Three years. A million dollars. A solution to both of their problems. They planned it all, from the story of their first meeting to the date of their divorce. Nothing could go wrong.
But what they didn’t consider was chemistry, and Nina and Max have no shortage of it. After too many near-kisses, Nina convinces herself that hating Max is better than loving him, and the more she gets to know this soon-to-be-husband of hers, the more she discovers just how very much she truly, madly, and deeply . . . hates him.
This isn’t a love story. This is the other kind.
The blurb really caught my attention. I love the marriage of convenience trope.
In Hate Story, Max needs to marry to remain in the country so he offers Nina 3 million dollars for 3 years of marriage.
These two have some pretty steamy chemistry and they both try to ignore it at first. They want to keep the arrangement all business. The way these two got together was ironic because they did it for different reasons yet they still got together in the end.
This book is a very sweet and easy Happily Ever After Story. A fun read that will give you butterflies from all the sweet and hot moments.
It was a fun, fast-paced read but I would have liked a bit more detail and time with the characters to get to know them. Overall, Hate Story is a clean, fun read, which leaves you feeling all warm and fuzzy at the end. I’ll give it four stars because it hooked me, it made me laugh, and delivered a happy ending.
Hero 4/5 | Heroine 4/5 | Plot (Point, Originality) 3/5 | Writing Style 4/5 | Steam 4/5 | Romance 4/5 | Angst-Suspense 3/5 | Darkness 0/5 | Humor 3/5 | Secondary Characters 3/5 | Drama-Conflict 4/5 | Mystery 0/5 | Twists 4/5 | Pacing Fast | Action 3/5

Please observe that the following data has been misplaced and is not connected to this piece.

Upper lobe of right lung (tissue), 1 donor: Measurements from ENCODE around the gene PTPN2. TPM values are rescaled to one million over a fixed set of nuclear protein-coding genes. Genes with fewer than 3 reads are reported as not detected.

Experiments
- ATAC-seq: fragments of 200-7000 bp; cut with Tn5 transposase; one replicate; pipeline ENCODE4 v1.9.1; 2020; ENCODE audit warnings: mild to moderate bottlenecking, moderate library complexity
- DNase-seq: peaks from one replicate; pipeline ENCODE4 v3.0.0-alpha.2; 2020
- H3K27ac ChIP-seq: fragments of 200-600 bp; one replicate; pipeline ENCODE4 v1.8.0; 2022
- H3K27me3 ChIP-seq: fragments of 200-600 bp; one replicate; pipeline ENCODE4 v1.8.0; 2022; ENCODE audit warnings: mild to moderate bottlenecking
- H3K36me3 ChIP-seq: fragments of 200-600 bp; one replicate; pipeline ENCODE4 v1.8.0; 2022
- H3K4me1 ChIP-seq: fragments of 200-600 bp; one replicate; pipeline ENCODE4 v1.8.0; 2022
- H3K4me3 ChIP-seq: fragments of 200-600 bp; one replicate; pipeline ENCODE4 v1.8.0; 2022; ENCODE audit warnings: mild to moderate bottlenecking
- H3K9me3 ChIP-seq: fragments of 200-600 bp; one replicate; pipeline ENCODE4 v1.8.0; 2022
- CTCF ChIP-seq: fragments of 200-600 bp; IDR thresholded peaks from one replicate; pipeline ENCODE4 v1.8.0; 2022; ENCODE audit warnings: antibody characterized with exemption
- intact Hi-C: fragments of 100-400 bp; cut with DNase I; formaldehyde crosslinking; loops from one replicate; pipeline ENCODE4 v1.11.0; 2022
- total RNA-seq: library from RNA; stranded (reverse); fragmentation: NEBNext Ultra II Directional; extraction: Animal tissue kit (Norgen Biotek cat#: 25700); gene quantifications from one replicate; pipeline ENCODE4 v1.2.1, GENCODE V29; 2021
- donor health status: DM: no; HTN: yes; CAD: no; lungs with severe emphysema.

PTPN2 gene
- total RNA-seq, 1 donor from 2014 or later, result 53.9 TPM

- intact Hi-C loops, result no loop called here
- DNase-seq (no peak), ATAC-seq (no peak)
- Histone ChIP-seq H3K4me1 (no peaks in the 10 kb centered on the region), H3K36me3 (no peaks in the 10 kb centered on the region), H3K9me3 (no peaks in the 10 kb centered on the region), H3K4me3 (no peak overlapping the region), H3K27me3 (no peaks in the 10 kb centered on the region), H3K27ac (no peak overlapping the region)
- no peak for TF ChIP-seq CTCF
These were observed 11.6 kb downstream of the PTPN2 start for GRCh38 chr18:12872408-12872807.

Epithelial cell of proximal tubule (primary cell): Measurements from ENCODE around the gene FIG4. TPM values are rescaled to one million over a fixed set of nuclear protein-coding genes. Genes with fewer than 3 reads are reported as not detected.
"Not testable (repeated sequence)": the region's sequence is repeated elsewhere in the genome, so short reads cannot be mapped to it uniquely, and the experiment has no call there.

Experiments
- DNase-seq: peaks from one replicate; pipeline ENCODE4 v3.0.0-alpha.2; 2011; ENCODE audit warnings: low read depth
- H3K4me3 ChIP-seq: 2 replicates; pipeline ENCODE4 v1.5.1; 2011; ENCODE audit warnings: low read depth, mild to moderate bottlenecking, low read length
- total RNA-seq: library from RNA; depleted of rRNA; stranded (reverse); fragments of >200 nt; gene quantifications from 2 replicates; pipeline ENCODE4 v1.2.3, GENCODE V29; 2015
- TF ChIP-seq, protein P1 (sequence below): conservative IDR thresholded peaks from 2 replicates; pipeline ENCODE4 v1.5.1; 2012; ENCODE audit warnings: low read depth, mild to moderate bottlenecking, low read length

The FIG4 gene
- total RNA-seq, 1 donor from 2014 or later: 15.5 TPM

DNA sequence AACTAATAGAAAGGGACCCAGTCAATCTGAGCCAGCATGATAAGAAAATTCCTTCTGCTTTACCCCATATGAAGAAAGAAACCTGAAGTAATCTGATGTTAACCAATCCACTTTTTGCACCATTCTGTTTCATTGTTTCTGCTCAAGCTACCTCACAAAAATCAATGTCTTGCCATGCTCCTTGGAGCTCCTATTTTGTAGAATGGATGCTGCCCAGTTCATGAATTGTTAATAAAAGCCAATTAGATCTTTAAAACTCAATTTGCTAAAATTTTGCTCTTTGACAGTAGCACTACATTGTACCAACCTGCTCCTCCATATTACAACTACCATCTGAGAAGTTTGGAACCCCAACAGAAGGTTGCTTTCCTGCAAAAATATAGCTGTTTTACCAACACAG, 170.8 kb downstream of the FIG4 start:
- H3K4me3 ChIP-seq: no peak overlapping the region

I wanted to wipe the cocky smile off his face, but that would have required touching him and even I wasn’t gutsy enough for that. A woman did not touch a guy like him unless she wanted him to be her undoing. Nope. You didn’t play with fire. You didn’t touch it. You didn’t even come close.
Fire. That was all I saw when I looked at him. I was playing with it by agreeing to this kind of arrangement with him.
Even the way he lounged in the chair was smug. Like it was his throne and he was just waiting for minions to come bow before him.
“You’re younger than I thought you’d be.” He broke the silence first.
Though it was faint, I could just make out an accent. It was European, but I couldn’t nail down the country. To look at the bastard, you’d think he was Scandinavian—blond hair, blue eyes, commanding frame—but his accent was too sharp to hail from the land of Vikings.
I was tempted to glare at the tipped smile aimed at me, but I didn’t want to lead him to the impression I cared. I gave him my version of the same smile, abandoning my “no expectations” policy for the prospect of pissing him off. “You’re older than I thought you’d be.”
His smile shifted into the realm of a smirk, like he knew I was lying. So yeah, maybe I was lying about thinking he was older, but I wouldn’t give him the satisfaction of confirming his silent accusation. He was older than me, but not by much. He might have been closing in on thirty, but he wasn’t past it.
He leaned forward in the chair. When his gaze circled my face to my fiery red hair, his brow elevated. Yes, I am the stereotype. Be warned.